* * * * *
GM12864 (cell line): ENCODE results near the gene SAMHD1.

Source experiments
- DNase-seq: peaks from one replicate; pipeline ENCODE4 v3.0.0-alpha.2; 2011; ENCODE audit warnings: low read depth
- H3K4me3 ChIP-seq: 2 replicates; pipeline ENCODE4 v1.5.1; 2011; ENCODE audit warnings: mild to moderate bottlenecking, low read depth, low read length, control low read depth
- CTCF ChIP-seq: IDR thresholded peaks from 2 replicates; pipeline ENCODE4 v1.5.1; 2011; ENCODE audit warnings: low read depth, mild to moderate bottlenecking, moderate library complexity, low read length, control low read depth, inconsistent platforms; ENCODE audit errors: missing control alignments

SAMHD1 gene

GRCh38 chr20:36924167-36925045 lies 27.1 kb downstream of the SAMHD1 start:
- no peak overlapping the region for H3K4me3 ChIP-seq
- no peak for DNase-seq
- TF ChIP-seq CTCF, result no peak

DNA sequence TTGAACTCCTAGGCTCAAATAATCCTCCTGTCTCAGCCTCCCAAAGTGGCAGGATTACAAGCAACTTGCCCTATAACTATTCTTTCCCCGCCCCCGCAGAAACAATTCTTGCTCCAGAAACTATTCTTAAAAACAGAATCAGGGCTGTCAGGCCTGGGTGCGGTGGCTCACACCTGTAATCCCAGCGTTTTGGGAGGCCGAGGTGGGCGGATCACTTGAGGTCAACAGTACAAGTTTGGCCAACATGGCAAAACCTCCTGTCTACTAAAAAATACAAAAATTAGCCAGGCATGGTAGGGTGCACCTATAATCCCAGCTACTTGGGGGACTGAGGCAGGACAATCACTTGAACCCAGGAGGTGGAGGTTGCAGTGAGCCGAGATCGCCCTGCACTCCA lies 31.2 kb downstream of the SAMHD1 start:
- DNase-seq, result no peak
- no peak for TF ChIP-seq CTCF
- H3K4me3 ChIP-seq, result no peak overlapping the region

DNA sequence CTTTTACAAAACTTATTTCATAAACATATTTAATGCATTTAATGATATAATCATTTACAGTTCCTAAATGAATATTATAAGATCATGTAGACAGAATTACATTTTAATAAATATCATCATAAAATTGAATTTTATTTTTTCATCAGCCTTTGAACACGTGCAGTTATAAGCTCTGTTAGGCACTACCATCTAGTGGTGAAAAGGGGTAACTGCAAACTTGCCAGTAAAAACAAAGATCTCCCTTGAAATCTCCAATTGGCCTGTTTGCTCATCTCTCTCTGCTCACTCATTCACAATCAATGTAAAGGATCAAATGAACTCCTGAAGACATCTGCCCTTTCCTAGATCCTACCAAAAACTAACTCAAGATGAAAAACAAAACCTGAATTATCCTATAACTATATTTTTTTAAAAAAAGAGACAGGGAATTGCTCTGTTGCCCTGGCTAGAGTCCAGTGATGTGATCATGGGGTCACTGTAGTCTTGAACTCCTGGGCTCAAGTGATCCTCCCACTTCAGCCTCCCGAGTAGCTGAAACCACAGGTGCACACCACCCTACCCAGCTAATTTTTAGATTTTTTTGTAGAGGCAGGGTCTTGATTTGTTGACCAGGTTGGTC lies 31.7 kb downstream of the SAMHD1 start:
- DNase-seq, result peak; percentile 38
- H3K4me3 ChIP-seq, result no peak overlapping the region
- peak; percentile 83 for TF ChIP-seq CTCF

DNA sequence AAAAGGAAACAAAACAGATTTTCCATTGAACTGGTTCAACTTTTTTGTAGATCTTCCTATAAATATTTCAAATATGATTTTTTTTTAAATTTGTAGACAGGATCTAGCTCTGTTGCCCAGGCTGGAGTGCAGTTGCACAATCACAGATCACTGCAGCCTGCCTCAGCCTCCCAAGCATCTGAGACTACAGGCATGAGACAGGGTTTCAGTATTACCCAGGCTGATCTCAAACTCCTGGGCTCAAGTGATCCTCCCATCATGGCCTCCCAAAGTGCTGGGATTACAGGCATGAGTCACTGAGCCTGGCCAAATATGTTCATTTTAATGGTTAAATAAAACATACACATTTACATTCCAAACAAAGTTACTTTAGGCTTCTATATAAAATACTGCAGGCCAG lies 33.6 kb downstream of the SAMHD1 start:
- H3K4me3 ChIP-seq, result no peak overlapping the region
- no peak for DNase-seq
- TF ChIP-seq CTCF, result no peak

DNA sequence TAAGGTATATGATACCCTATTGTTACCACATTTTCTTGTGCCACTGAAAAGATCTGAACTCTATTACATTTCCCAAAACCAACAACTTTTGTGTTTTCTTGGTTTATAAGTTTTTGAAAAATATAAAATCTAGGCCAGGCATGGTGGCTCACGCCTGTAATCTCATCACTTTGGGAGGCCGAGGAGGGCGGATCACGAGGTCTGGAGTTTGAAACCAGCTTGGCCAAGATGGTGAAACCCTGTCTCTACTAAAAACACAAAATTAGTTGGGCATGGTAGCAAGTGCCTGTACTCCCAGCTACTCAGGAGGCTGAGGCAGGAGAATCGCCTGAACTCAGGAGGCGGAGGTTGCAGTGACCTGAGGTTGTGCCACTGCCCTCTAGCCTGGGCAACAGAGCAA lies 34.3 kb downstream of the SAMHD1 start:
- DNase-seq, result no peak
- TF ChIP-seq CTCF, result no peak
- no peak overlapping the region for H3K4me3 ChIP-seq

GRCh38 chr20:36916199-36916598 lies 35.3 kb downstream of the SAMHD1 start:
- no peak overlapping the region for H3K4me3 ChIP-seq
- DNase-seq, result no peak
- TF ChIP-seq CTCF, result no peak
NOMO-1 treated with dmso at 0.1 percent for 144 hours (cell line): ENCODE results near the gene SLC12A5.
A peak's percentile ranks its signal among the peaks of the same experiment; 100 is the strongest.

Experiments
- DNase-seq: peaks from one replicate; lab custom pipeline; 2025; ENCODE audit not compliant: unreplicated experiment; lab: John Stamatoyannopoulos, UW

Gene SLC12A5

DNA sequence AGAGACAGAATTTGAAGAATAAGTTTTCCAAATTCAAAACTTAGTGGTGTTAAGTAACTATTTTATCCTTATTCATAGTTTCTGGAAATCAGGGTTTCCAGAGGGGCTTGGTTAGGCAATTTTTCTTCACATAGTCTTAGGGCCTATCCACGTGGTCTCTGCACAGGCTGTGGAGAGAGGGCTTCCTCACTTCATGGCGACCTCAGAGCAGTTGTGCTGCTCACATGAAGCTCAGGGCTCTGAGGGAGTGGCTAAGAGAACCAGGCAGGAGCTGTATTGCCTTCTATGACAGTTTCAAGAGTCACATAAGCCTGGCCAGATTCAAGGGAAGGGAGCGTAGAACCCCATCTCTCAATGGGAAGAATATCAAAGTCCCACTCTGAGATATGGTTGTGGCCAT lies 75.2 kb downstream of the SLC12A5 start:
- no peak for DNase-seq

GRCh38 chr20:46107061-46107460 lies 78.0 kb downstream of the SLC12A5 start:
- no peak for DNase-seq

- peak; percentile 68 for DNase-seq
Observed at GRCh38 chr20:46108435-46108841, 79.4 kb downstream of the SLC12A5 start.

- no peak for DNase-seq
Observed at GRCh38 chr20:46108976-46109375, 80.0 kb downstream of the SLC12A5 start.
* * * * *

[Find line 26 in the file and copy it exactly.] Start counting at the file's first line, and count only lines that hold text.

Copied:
- no peak overlapping the region for H3K4me3 ChIP-seq